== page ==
Aspen Bibliography

Genotypic Variation Rather Than Ploidy Level Determines Functional Trait Expression in a Foundation Tree Species in the Presence and Absence of Environmental Stress

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Annals of Botany


Oxford University Press

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  • Background and Aims At the population level, genetic diversity is a key determinant of a tree species’ capacity to cope with stress. However, little is known about the relative importance of the different components of genetic diversity for tree stress responses. We compared how two sources of genetic diversity, genotype and cytotype (i.e. differences in ploidy levels), influence growth, phytochemical and physiological traits of Populus tremuloides in the presence and absence of environmental stress.
  • Methods In a series of field studies, we first assessed variation in traits across diploid and triploid aspen genotypes from Utah and Wisconsin under non-stressed conditions. In two follow-up experiments, we exposed diploid and triploid aspen genotypes from Wisconsin to individual and interactive drought stress and defoliation treatments and quantified trait variations under stress.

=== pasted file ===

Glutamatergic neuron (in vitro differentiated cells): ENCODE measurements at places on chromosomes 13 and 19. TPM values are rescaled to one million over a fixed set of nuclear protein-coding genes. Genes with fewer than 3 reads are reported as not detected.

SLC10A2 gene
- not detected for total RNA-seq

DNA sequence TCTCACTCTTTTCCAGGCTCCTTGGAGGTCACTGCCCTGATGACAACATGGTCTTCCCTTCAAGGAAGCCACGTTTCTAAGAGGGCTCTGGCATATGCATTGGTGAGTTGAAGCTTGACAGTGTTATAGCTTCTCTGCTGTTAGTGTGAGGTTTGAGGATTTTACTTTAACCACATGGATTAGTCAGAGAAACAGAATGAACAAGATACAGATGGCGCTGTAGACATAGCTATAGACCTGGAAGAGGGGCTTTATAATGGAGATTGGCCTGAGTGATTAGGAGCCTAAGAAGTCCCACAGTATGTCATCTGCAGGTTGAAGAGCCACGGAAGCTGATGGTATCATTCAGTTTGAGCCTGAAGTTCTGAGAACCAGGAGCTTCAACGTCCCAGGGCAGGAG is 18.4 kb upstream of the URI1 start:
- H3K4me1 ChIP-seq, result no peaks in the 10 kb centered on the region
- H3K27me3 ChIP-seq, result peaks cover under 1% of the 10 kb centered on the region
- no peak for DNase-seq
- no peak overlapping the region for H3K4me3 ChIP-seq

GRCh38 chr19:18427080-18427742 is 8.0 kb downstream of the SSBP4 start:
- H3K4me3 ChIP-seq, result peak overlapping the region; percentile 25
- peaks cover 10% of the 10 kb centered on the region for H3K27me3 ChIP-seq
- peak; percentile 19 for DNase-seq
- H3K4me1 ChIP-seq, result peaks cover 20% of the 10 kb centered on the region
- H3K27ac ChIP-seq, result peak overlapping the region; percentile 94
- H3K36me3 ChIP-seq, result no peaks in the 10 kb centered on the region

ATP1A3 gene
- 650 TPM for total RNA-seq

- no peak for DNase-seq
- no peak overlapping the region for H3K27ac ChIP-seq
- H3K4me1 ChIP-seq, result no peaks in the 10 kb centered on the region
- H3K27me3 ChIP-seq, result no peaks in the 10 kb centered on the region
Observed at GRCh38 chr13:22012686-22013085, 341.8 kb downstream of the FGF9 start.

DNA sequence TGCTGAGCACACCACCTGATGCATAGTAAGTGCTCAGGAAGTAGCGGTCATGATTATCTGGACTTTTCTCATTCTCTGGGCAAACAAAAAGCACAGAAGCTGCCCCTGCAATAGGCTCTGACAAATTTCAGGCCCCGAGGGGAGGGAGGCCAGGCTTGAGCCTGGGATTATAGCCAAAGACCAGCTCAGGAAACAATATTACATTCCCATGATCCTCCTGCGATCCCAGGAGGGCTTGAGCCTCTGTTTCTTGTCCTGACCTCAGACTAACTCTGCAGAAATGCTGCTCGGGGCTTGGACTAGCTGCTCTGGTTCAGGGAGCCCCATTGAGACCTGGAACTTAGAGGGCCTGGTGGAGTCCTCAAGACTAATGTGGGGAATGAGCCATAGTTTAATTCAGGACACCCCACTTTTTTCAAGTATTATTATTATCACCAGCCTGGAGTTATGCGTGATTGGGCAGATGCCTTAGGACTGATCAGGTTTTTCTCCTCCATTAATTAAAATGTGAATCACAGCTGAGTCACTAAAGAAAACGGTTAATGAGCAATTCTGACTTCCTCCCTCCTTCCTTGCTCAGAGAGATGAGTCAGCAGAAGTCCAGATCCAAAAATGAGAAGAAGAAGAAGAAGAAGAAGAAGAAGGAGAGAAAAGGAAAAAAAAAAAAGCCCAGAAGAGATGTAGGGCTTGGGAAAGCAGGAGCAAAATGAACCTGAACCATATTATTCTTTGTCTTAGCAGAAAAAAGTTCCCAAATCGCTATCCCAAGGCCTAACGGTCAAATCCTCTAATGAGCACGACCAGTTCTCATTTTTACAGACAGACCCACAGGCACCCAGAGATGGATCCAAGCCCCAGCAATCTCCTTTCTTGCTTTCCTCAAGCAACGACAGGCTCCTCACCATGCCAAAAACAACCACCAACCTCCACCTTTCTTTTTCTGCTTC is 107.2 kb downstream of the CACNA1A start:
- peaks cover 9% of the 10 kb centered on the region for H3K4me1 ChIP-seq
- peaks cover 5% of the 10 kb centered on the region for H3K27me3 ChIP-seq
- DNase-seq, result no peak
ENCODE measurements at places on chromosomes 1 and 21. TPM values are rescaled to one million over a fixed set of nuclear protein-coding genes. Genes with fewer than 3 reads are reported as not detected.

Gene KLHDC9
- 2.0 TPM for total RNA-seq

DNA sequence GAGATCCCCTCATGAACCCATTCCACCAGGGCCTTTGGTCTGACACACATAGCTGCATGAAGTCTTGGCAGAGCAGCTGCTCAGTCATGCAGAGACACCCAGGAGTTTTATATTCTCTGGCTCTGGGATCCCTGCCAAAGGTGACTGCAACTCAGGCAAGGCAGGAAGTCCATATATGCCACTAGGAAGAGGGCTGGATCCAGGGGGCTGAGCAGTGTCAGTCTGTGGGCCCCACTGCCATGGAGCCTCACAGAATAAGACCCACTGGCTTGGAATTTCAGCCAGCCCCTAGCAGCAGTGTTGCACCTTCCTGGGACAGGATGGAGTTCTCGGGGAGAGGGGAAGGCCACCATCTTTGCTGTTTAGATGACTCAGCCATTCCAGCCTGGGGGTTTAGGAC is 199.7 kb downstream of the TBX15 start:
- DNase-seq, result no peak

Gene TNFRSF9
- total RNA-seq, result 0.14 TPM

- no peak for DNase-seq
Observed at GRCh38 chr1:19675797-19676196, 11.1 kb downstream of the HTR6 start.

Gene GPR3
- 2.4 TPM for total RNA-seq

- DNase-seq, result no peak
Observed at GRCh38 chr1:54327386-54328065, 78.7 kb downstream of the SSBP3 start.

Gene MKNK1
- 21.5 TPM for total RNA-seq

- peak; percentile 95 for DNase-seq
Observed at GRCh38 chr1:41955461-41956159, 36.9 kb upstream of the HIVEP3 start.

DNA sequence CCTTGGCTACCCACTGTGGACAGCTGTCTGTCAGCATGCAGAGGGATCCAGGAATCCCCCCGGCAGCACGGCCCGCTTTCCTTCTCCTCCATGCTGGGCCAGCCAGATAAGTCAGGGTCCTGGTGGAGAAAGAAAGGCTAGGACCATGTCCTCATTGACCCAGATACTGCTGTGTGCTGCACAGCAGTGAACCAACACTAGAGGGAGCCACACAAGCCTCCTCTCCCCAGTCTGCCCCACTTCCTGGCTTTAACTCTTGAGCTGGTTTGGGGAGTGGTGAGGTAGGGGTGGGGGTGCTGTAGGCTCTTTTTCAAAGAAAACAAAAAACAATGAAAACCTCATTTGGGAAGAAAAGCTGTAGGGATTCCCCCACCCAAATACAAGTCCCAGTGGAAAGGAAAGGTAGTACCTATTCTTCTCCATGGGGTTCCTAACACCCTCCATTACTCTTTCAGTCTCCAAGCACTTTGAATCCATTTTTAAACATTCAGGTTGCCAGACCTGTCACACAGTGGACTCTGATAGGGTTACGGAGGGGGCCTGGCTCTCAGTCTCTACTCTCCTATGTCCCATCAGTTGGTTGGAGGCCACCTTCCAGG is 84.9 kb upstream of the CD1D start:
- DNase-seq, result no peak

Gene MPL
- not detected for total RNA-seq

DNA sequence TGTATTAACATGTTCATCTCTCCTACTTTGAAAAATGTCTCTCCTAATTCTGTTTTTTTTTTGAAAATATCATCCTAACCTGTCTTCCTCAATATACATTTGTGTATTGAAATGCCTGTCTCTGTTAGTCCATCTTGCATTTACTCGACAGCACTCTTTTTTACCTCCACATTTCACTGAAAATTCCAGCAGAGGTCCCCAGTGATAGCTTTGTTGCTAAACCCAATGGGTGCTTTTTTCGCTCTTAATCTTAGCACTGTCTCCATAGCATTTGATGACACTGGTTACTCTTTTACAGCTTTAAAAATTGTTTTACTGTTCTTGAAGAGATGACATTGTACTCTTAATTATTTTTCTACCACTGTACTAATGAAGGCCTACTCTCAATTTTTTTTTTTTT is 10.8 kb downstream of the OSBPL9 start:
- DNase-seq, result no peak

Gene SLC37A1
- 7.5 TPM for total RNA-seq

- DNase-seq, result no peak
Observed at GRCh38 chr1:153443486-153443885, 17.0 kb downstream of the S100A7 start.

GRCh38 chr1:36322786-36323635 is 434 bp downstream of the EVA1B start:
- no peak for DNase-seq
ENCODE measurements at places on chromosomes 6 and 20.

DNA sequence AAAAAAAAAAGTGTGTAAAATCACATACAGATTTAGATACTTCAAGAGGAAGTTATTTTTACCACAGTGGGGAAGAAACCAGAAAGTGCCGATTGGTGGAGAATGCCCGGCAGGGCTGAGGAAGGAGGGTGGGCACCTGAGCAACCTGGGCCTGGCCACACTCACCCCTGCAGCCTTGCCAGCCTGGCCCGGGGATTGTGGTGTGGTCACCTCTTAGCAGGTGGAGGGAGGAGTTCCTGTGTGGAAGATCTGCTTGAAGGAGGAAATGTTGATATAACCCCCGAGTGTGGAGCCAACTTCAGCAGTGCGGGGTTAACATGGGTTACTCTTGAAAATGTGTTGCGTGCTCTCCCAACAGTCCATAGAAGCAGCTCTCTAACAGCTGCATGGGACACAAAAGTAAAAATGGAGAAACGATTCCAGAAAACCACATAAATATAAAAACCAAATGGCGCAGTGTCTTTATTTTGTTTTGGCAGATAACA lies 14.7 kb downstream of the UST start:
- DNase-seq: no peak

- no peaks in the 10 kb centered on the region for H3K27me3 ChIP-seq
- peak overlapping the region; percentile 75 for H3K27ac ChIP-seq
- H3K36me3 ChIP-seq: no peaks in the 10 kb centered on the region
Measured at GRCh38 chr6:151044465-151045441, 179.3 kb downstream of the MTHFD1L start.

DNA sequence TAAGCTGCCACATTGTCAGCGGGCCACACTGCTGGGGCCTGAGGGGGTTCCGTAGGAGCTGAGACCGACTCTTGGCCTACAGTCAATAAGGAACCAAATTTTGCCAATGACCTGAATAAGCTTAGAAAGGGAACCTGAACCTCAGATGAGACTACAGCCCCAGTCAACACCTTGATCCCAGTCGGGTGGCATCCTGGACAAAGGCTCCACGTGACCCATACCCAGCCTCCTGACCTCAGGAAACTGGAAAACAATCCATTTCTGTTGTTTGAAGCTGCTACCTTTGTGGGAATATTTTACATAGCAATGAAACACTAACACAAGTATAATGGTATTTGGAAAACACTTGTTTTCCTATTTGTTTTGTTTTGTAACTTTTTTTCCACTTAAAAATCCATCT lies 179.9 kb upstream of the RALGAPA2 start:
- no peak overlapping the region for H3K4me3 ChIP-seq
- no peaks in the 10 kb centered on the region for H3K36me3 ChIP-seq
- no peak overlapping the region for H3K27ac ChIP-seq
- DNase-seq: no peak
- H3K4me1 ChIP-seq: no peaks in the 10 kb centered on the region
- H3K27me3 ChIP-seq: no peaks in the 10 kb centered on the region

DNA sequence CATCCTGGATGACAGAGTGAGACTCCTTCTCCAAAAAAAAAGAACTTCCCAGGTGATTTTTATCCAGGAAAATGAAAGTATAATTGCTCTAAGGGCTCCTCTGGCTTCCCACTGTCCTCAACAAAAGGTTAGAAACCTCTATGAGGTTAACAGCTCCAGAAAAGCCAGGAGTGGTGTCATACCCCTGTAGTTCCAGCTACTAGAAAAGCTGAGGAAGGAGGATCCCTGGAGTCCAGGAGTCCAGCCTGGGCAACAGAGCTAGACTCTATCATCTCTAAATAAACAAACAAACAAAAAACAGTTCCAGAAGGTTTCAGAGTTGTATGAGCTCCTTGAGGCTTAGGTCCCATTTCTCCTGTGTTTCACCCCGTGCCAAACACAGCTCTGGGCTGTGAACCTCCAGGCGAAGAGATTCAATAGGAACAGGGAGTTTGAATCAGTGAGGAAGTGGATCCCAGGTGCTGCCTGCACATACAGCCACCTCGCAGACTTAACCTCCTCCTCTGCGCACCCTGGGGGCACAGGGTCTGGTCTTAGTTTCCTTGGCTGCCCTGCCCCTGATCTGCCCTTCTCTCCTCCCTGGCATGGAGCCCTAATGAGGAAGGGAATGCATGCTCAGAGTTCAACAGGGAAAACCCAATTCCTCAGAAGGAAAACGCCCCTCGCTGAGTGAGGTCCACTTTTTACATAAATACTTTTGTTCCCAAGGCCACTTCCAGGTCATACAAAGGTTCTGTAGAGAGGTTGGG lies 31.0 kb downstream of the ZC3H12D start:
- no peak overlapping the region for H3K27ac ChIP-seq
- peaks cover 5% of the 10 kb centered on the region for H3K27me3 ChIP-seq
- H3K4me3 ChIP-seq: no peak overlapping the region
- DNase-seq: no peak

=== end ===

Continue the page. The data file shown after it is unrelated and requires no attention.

• Key Results We found that (1) tree growth and associated traits did not differ significantly between ploidy levels under non-stressed conditions. Instead, variation in tree growth and most other traits was driven by genotypic and population differences. (2) Genotypic differences were critical for explaining variation of most functional traits and their responses to stress. (3) Ploidy level played a subtle role in shaping traits and trait stress responses, as its influence was typically obscured by genotypic differences. (4) As an exception to the third conclusion, we showed that triploid trees expressed 17 % higher foliar defence (tremulacin) levels, 11 % higher photosynthesis levels and 23 % higher rubisco activity under well-watered conditions. Moreover, triploid trees displayed greater drought resilience than diploids as they produced 35 % more new tissue than diploids when recovering from drought stress.
  • Conclusion Although ploidy level can strongly influence the ecology of tree species, those effects may be relatively small in contrast to the effects of genotypic variation in highly diverse species.